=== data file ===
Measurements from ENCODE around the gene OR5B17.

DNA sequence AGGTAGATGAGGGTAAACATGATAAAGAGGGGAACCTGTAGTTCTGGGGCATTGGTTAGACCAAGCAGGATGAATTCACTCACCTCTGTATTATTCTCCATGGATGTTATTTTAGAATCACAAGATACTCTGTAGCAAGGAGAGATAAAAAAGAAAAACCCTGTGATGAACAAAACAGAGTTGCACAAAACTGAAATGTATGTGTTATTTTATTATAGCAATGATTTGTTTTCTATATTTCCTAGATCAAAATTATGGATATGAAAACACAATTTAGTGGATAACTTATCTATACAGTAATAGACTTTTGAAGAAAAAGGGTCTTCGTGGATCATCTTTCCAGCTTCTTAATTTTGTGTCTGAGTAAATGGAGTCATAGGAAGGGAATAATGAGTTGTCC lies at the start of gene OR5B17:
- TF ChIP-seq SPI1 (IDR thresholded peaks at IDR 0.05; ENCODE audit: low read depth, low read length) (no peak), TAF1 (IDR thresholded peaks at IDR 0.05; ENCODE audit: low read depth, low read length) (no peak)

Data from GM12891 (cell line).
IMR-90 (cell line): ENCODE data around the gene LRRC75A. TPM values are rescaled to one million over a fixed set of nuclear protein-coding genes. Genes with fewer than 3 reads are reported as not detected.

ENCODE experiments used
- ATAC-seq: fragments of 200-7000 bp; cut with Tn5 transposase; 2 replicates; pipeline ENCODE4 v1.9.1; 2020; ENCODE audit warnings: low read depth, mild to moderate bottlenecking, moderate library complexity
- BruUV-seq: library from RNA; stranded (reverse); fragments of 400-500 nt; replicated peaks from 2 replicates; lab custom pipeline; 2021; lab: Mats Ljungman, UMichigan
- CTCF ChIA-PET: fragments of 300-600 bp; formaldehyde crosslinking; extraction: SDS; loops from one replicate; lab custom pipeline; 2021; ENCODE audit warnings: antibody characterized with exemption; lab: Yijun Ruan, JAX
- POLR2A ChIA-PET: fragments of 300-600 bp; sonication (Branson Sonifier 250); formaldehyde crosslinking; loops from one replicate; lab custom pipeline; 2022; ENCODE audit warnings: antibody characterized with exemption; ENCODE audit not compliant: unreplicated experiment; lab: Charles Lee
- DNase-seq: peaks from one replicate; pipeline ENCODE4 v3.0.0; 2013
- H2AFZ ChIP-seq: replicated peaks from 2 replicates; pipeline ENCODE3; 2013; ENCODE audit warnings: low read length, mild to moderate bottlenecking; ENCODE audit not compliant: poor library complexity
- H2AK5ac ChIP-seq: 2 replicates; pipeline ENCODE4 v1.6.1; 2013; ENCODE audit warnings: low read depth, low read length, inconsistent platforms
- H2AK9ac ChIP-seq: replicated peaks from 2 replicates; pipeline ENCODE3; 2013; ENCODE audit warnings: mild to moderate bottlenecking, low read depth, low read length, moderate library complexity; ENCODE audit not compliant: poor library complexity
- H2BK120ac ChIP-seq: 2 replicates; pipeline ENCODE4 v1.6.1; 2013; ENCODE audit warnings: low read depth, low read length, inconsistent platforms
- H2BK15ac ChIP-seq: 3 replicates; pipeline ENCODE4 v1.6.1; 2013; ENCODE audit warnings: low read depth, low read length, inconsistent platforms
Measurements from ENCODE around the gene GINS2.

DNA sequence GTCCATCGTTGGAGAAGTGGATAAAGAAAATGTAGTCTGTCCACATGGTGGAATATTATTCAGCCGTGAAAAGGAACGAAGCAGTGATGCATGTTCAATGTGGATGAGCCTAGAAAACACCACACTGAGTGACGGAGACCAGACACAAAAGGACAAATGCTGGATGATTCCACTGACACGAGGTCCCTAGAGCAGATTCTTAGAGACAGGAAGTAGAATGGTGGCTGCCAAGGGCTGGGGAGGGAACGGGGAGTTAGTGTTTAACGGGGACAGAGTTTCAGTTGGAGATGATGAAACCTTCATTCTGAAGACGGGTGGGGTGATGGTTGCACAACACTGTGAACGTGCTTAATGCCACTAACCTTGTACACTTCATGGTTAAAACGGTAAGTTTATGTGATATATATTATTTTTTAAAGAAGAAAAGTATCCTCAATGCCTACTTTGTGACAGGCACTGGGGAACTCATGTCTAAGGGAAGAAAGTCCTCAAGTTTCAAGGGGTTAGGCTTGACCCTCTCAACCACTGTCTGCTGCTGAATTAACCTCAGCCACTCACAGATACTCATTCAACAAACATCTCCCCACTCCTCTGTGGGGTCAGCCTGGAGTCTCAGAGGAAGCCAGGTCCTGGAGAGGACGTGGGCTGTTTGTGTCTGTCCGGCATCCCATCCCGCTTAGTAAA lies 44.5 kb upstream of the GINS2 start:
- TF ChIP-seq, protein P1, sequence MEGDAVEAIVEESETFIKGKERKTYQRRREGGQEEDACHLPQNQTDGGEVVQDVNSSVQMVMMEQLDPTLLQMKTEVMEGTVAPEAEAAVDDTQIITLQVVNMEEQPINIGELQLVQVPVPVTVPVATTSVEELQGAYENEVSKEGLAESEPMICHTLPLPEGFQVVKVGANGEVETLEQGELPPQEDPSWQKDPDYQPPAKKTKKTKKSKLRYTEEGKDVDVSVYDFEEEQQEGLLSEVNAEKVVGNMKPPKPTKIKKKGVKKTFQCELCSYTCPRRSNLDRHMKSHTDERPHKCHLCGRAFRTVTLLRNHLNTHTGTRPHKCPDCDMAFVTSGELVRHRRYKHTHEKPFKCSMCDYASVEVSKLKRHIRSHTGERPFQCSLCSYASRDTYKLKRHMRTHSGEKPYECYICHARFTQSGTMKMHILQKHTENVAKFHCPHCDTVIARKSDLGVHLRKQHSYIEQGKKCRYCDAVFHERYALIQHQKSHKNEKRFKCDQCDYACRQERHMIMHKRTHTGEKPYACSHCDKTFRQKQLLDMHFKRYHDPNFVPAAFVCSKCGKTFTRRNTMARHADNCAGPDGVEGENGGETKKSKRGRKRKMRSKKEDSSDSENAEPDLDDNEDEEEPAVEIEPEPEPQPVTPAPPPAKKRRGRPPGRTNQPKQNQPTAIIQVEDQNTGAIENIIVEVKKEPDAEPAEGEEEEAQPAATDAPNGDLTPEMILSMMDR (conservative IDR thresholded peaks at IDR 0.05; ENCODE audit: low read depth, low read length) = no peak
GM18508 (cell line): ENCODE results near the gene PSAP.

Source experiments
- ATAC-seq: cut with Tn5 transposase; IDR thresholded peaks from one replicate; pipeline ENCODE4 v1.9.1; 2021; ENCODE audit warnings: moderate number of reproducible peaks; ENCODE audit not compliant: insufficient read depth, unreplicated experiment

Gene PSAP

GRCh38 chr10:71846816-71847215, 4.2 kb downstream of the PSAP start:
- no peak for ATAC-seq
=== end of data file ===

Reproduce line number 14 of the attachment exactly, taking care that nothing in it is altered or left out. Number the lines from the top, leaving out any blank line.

- H2AK9ac ChIP-seq: replicated peaks from 2 replicates; pipeline ENCODE3; 2013; ENCODE audit warnings: mild to moderate bottlenecking, low read depth, low read length, moderate library complexity; ENCODE audit not compliant: poor library complexity